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Top 6 Tips For A Top Happy Hour

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They say laughter is the best medicine, and happy hour when you’re camping is all about social interaction – and experiencing more than a few chortles beside a campfire. This camping ritual is also a great way to kick back and relax while making new friends.Happy hour is intrinsically a bonding session with fellow travellers – a way of sharing experiences and stories, and exchanging information and knowledge while on the road. Okay, the drinks aren’t ‘half price’, but who’s complaining? So here are some tips and tricks for connecting with your neighbours – whether it be in a caravan park or a remote bush setting out in the woop woops.

1. DURATION

hands up to the sky with cocktails. people at music festival making party

This ‘getting to know one another’ tradition normally starts at beer or wine o’clock – around 4 or 5pm in the afternoon or early evening. And the term is a bit of a misnomer, as it usually lasts more than an hour! Just remember to drink in moderation and always be wary of your alcohol consumption, as etiquette and common decency is paramount during travelling ‘time-out’. Ignorant and rude behaviour out on the trails will not win you the day!

2. SHARING IS CARING

Girl-smiling-at-a-caravan-park

There’s something to be said for gathering around under an awning with cheese and crackers, carrot and celery sticks with dip, or even a plate of antipasto, and of course, your tipple of choice. But no matter whose awning you find yourself under, it’s important not to show up empty-handed! You don’t want your new friends to think you’re a Scrooge! If everyone contributes what they can to the nightly ritual, it becomes a shared joy for many, rather than hard work and expensive for a few.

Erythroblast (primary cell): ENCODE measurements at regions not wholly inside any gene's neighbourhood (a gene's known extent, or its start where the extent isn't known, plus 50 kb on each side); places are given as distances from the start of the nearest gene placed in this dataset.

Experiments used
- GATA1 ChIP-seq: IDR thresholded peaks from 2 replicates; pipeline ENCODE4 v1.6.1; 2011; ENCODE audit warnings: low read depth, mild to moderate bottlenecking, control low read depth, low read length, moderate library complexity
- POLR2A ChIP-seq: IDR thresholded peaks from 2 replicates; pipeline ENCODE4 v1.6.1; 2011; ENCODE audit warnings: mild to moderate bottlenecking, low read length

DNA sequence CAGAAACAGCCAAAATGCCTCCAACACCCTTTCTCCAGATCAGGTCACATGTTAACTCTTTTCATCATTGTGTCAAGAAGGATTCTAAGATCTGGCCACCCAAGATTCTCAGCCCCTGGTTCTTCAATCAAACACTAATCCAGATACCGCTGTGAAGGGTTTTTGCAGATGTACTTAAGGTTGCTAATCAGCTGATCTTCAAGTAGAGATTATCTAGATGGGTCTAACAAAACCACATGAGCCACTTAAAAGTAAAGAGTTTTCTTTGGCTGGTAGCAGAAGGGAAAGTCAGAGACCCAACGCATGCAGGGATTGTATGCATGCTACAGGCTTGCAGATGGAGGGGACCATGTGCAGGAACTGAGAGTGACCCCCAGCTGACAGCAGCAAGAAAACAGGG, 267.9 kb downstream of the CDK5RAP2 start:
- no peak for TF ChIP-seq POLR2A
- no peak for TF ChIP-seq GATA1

3. ENTERTAINMENT

Caravan-park

In some respects, happy hour is the prime ingredient of a happy caravan park, with many parks themselves facilitating some form of happy hour entertainment during the tourist season. The common theme is to really get you into the swing of things with live music, food and drinks. This can range from weekly dinners with local guest speakers, a free morning tea every day, and a guests’ barbecue once a week to a roast night with a singer/guitarist, a free happy hour one day a week with nibbles and a raffle, and a camp oven dinner around a campfire. Some parks help you unwind even further with a bush poet, bush band, or a complimentary glass of wine.

4. BE PREPARED

People-chatting-by-the-fire

Caravanning and camping happy hours are generally an outdoors event, hence protection from the elements is integral. Particularly in summer when sunscreen, long sleeve shirts and hats are compulsory RV accessories. And if you need more shade than the awning is supplying, attaching annexe walls is a sunsmart move! When venturing to tropical climates, items such as a fly swat and insect repellants will become your best happy hour mates. Possessing a portable fridge or cooler will also win friends and influence people at ‘cocktail hour’.

5. COMFORT IS KEY

The complete comfort of one’s derriere is vital at happy hour, so outdoor chairs at the very least should be ergonomic, light and strong. And if you have the luxury of an external kitchen, entertainment hatch and onboard music at your campsite, well, it’s a fair bet you’ll be hosting happy hour.

6. MAKE NEW FRIENDS

People-sitting-at-the-beach

We all have varying degrees of social proficiency but if you want to maximise the sheer joy of happy hour, a cheerful and polite nature will extend right around your new circle of friends. And isolating a few conversation starting points – hobbies, family, sport, work – will invite group discussion. Getting everyone involved will help break the ice (in more ways than one) during happy hour.

MEET THE AUTHORPeter Quilty

Peter Quilty

With more than 30 years’ journalistic experience, Peter’s brief predominantly centres on editorial reviews for Caravan World and CamperTrailer Australia magazines.

A relative late starter to the trials and tribulations of the RV industry, Peter has been making up for lost time caravanning and camping with his family around Victoria. Initially, Gippsland was the primary stamping ground free camping in idyllic bush settings such as Dargo and Licola, beside the Wonnangatta and Macalister rivers respectively. Other favourite haunts also became ensconced on the family camping itinerary – Jamieson in Victoria’s High Country, Whitfield in the King Valley, Princetown on the Great Ocean Road, and Bright in the Ovens Valley.

 

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